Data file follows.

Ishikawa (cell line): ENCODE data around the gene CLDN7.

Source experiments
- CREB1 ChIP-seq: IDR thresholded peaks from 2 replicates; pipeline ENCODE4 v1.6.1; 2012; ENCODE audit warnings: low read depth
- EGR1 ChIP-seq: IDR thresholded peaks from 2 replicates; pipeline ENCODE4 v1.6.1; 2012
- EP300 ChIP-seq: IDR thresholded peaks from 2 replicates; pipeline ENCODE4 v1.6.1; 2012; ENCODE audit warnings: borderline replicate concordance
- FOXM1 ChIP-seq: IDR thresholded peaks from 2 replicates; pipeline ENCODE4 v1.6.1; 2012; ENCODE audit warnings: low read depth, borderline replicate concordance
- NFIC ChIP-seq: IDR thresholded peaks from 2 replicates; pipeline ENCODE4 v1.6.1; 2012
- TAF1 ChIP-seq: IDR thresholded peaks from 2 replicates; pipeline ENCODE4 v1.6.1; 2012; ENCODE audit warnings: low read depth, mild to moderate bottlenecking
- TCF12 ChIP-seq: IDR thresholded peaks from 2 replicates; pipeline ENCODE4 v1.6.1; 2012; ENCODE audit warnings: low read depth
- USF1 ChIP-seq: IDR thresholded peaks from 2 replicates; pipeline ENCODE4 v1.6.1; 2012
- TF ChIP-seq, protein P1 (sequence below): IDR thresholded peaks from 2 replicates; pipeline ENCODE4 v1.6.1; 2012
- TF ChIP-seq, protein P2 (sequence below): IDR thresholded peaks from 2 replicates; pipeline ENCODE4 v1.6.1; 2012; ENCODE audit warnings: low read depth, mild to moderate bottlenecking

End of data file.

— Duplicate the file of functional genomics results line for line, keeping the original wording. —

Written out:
Ishikawa (cell line): ENCODE data around the gene CLDN7.

Source experiments
- CREB1 ChIP-seq: IDR thresholded peaks from 2 replicates; pipeline ENCODE4 v1.6.1; 2012; ENCODE audit warnings: low read depth
- EGR1 ChIP-seq: IDR thresholded peaks from 2 replicates; pipeline ENCODE4 v1.6.1; 2012
- EP300 ChIP-seq: IDR thresholded peaks from 2 replicates; pipeline ENCODE4 v1.6.1; 2012; ENCODE audit warnings: borderline replicate concordance
- FOXM1 ChIP-seq: IDR thresholded peaks from 2 replicates; pipeline ENCODE4 v1.6.1; 2012; ENCODE audit warnings: low read depth, borderline replicate concordance
- NFIC ChIP-seq: IDR thresholded peaks from 2 replicates; pipeline ENCODE4 v1.6.1; 2012
- TAF1 ChIP-seq: IDR thresholded peaks from 2 replicates; pipeline ENCODE4 v1.6.1; 2012; ENCODE audit warnings: low read depth, mild to moderate bottlenecking
- TCF12 ChIP-seq: IDR thresholded peaks from 2 replicates; pipeline ENCODE4 v1.6.1; 2012; ENCODE audit warnings: low read depth
- USF1 ChIP-seq: IDR thresholded peaks from 2 replicates; pipeline ENCODE4 v1.6.1; 2012
- TF ChIP-seq, protein P1 (sequence below): IDR thresholded peaks from 2 replicates; pipeline ENCODE4 v1.6.1; 2012
- TF ChIP-seq, protein P2 (sequence below): IDR thresholded peaks from 2 replicates; pipeline ENCODE4 v1.6.1; 2012; ENCODE audit warnings: low read depth, mild to moderate bottlenecking